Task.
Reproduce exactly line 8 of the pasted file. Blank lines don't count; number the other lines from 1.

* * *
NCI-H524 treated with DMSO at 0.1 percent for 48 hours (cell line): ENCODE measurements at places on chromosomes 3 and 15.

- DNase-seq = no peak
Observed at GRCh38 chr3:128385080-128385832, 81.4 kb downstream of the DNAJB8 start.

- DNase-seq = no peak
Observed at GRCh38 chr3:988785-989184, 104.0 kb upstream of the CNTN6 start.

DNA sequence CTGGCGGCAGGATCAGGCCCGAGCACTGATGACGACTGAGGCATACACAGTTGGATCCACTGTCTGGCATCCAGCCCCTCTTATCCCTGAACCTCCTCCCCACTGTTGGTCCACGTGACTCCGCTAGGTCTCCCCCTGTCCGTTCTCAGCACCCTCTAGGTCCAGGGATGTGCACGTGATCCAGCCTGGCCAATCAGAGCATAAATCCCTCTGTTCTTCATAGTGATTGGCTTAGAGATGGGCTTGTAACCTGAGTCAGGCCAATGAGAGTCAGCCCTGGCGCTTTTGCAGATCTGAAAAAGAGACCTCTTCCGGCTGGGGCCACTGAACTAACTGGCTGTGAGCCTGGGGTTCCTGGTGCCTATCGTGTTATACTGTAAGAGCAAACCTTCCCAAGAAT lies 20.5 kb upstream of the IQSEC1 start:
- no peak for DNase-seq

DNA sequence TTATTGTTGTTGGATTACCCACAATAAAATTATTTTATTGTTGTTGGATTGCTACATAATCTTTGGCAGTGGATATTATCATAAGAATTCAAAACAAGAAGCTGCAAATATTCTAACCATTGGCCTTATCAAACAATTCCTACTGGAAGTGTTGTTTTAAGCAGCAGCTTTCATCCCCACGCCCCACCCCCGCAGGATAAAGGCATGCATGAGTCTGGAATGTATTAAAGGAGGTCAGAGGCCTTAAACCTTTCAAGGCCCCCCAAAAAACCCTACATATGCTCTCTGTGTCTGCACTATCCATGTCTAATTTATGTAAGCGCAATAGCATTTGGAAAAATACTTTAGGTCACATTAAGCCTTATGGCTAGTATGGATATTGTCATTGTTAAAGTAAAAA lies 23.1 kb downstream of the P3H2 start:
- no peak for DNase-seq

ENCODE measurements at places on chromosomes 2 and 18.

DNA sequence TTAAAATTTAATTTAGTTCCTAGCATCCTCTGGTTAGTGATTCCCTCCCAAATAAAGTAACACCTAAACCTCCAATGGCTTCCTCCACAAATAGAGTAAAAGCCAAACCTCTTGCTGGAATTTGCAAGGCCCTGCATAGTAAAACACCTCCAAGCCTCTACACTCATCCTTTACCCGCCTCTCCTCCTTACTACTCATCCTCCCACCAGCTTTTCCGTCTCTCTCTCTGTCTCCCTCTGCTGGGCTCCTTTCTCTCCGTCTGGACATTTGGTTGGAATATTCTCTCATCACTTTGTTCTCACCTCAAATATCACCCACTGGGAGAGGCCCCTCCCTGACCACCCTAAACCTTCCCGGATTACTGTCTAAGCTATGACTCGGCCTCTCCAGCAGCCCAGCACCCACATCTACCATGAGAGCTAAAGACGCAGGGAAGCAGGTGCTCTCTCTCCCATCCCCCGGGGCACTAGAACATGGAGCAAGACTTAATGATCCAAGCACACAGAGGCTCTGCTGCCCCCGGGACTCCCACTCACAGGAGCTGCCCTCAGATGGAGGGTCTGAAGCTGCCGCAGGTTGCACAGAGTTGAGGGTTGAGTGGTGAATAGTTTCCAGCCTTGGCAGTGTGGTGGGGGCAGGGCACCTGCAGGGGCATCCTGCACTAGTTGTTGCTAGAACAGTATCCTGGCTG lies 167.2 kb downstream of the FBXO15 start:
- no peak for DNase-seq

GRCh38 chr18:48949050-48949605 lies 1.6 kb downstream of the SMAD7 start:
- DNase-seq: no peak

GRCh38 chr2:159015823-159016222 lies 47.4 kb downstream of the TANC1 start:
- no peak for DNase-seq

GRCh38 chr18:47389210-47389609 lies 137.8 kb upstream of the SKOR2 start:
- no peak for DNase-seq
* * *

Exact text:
DNA sequence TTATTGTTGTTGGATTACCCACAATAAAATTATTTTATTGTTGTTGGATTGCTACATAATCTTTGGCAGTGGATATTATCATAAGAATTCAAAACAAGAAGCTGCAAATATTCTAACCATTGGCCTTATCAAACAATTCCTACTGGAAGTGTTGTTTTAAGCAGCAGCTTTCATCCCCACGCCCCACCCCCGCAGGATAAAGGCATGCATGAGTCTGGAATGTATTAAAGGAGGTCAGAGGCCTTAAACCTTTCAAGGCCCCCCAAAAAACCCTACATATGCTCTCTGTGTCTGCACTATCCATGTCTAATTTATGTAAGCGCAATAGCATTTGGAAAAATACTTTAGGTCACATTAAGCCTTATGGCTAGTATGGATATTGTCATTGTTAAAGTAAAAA lies 23.1 kb downstream of the P3H2 start: